Holding the hand of his father hand when lightning struck and killed him, a 6-year-old boy is fighting for his life

Clutching his father’s hand as he walked up the driveway of his home, a 6-year-old boy who was only days from finishing kindergarten, is fighting for his life after his dad was struck and killed by lightning, a fierce current of electricity that then traveled to the little boy.

At the time of the fatal strike, Matthew Boggs, 34, was looking down at his adorable, blond-haired son Grayson, saying, “I love you.”

On May 15, about 5:10 p.m., 11-year-old Elijah was walking home from a bus stop, a couple of feet away from his dad Matthew Boggs and baby brother, Grayson, 6, when lightning came out of nowhere and struck his dad and brother.

“I was really scared. I rolled Grayson over and he was kind of smiling a little bit. I thought they were just joking,” Elijah told local news station KWTX. “But when I rolled my dad over the middle of his head was bleeding and his face was already purple.”

Elijah was likely saved because of a separation in the driveway, which caused him to veer to the left, away from his brother and dad, who continued to the right.

Matthew’s cousin, Stephanie Burris, said family members who were home at the time explained that Matthew reached down and grabbed Grayson’s hand right after the two separated from Elijah.

“He just got done telling Grayson—he said, ‘I love you buddy.’ That’s when the lightning came down,” said Matthew’s mother, Angela Boggs, who was outside mowing the lawn of her home next door to her only son, when she watched him being struck and killed.

When emergency responders arrived at the scene, in Valley Mills, TX, about 30 minutes from Waco, both Matthew and Grayson were unconscious, Matthew without any signs of life.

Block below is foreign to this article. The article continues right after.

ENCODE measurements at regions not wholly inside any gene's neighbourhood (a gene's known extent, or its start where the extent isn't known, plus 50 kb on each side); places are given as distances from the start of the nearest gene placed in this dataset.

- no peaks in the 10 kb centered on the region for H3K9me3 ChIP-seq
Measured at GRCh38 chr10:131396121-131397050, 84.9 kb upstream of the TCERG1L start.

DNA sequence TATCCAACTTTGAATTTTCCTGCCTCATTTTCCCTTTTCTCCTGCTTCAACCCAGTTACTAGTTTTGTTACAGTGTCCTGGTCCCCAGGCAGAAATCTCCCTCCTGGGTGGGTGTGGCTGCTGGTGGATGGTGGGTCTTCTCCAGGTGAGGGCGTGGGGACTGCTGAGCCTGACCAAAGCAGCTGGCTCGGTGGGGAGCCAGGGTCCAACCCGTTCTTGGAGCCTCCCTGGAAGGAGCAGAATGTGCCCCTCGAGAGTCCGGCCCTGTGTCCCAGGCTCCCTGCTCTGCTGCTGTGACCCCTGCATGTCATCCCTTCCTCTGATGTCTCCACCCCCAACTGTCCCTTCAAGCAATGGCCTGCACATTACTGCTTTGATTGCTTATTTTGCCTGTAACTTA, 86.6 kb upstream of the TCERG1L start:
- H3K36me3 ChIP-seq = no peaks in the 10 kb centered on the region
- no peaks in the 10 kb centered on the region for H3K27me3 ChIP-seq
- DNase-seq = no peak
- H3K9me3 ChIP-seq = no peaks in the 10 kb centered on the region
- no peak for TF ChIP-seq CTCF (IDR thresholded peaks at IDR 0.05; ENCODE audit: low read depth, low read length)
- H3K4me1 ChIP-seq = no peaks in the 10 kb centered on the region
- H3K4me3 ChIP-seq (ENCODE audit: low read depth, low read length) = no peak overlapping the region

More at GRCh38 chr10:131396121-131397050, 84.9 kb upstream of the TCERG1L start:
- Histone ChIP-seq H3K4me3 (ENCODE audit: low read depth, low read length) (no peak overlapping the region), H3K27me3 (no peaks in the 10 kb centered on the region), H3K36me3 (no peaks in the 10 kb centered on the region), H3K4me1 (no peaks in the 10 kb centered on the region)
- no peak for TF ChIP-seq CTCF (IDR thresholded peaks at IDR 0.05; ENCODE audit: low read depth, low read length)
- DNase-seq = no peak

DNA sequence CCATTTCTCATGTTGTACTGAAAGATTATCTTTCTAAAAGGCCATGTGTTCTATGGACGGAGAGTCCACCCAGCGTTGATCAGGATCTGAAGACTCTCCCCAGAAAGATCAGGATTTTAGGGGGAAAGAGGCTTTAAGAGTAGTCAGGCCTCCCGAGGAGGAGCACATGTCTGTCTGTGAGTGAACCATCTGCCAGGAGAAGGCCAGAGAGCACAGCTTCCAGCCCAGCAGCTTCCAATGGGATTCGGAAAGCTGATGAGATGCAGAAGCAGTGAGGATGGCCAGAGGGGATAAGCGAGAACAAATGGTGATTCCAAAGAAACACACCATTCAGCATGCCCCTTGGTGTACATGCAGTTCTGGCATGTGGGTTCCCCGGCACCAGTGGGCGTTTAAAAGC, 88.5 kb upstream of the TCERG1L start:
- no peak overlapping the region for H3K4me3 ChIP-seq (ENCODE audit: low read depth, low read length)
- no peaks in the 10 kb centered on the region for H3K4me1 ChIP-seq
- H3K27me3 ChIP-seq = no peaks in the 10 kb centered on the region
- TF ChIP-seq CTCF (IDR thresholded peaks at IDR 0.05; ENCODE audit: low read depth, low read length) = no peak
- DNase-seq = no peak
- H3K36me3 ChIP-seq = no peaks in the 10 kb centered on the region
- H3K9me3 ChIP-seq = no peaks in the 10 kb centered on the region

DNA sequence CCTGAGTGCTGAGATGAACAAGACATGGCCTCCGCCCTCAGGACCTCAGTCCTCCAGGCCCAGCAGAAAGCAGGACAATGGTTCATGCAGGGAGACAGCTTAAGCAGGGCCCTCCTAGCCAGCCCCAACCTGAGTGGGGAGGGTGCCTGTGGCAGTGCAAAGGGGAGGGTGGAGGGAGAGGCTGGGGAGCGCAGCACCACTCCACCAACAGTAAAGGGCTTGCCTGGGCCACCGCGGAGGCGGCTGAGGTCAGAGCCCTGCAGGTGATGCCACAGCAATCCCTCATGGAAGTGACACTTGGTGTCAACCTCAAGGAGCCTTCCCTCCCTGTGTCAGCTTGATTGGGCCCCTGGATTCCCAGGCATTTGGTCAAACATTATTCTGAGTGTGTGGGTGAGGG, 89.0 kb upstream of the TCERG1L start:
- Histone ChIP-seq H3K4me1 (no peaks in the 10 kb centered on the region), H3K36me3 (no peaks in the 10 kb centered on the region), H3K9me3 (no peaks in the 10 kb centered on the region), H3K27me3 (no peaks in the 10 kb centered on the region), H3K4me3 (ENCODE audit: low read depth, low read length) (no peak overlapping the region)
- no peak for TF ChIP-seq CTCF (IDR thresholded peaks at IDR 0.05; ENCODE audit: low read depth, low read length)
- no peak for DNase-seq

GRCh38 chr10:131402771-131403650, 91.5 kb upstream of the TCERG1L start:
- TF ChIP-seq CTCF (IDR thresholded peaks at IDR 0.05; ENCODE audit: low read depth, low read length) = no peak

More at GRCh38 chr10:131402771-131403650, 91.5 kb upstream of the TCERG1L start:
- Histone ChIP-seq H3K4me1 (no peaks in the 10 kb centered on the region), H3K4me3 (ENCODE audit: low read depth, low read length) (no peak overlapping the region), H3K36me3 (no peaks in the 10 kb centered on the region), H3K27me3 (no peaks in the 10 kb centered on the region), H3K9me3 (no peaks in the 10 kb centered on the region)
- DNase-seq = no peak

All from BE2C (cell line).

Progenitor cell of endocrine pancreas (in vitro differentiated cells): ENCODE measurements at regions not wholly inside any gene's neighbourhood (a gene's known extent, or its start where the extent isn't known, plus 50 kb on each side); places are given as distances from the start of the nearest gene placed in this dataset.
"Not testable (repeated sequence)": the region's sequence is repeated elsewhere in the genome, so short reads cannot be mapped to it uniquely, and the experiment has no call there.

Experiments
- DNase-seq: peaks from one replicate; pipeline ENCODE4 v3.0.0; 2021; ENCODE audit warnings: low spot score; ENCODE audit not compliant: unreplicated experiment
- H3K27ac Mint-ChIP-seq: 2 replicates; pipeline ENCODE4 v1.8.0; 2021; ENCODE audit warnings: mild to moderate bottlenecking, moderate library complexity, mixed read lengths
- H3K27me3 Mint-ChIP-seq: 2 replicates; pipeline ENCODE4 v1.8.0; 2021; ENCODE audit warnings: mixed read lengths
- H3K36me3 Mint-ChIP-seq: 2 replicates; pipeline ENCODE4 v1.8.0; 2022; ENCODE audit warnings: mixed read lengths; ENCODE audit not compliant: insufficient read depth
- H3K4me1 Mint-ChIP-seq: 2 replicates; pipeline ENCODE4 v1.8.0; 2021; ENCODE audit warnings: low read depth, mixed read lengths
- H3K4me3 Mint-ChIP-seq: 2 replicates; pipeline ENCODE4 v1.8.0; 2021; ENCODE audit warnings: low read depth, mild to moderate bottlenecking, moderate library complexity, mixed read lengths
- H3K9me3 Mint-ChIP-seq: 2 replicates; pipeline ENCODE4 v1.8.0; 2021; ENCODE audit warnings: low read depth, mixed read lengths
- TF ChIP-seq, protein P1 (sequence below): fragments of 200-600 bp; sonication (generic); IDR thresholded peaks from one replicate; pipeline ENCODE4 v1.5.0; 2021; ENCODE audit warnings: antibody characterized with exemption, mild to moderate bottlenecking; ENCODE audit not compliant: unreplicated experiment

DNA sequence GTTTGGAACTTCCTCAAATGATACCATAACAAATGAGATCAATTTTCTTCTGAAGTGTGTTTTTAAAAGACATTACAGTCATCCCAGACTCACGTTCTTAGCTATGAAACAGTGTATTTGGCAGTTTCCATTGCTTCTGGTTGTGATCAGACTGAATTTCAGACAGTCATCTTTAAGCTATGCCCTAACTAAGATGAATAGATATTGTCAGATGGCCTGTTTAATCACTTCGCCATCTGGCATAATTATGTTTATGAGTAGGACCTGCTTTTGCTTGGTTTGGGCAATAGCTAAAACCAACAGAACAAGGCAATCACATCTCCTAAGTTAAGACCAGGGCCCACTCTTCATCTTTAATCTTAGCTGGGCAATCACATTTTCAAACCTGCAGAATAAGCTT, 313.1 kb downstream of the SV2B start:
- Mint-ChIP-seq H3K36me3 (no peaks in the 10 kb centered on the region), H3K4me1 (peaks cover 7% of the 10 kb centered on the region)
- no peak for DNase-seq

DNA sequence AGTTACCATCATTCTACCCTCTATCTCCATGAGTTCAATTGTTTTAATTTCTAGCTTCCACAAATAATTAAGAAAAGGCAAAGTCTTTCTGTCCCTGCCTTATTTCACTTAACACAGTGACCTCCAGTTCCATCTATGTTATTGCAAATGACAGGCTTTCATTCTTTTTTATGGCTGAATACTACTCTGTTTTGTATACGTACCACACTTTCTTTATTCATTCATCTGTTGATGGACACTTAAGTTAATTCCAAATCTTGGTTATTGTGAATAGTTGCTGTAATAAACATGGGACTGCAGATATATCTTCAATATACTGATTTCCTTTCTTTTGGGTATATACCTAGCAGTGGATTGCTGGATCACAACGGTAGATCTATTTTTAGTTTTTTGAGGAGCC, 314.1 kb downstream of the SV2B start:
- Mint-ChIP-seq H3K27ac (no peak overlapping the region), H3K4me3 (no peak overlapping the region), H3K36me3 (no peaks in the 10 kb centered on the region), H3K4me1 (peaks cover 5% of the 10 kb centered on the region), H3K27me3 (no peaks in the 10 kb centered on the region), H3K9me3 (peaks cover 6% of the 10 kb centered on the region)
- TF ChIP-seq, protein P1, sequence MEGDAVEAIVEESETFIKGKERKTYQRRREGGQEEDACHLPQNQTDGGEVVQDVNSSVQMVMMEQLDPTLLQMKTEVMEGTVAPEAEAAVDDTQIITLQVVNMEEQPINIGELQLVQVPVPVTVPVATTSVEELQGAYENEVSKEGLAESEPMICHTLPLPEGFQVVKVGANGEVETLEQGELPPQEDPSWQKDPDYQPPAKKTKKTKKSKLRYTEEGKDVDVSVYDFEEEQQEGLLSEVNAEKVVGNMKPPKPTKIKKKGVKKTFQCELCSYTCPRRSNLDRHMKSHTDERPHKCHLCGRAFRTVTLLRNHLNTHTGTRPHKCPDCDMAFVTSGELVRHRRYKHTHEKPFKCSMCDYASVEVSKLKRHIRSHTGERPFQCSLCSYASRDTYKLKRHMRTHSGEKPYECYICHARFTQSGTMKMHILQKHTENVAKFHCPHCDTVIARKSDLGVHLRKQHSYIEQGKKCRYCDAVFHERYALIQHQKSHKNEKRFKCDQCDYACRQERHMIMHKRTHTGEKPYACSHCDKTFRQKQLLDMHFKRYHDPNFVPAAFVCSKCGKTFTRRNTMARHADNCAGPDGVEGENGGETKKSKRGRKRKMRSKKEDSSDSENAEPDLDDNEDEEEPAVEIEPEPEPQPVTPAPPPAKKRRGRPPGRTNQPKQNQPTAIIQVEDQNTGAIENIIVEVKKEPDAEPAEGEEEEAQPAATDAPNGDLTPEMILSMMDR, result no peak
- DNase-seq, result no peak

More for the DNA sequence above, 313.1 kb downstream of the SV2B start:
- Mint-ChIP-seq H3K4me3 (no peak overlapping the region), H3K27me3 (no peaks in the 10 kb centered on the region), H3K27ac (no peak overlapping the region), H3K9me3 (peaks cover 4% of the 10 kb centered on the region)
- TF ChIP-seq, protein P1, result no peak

Grayson, who at the time was breathing but unresponsive, was rushed to the McClane Children’s Hospital Baylor Scott and White.

His mother, Angela, shaken over the freak accident that killed her son, said, “I always took care of him because he was the one that God gave to me. Now my responsibility is to take care of my grandbabies.”

Dr. Max Kopitnik, a trauma surgeon at Baylor Scott & White, explained to KWTX that the bolt struck Matthew in what’s called “a direct hit, from cloud to person,” which he says, “will almost universally be fatal.” The current of electricity, that can cause severe electrical burns on the inside and outside, then traveled to little Grayson.

The odds of being struck by lightning are 1 in 1.2 million. The National Weather Service reports that across the U.S.A, in a 30-year period (1989-2018), there was an average of 43 lightning-related fatalities per year. In addition, only about 10% of people who are struck by lightning are killed, the remaining 90% are left with various degrees of disability.

Grayson, who family says is still mostly unresponsive, has been having frequent seizures and doctors explained that an MRI revealed “damage to his frontal lobe and his optic nerve.” The little boy also suffered a major anoxic brain injury, caused by a lack of oxygen to the brain, that could impact his ability to walk, talk, eat, and/or see


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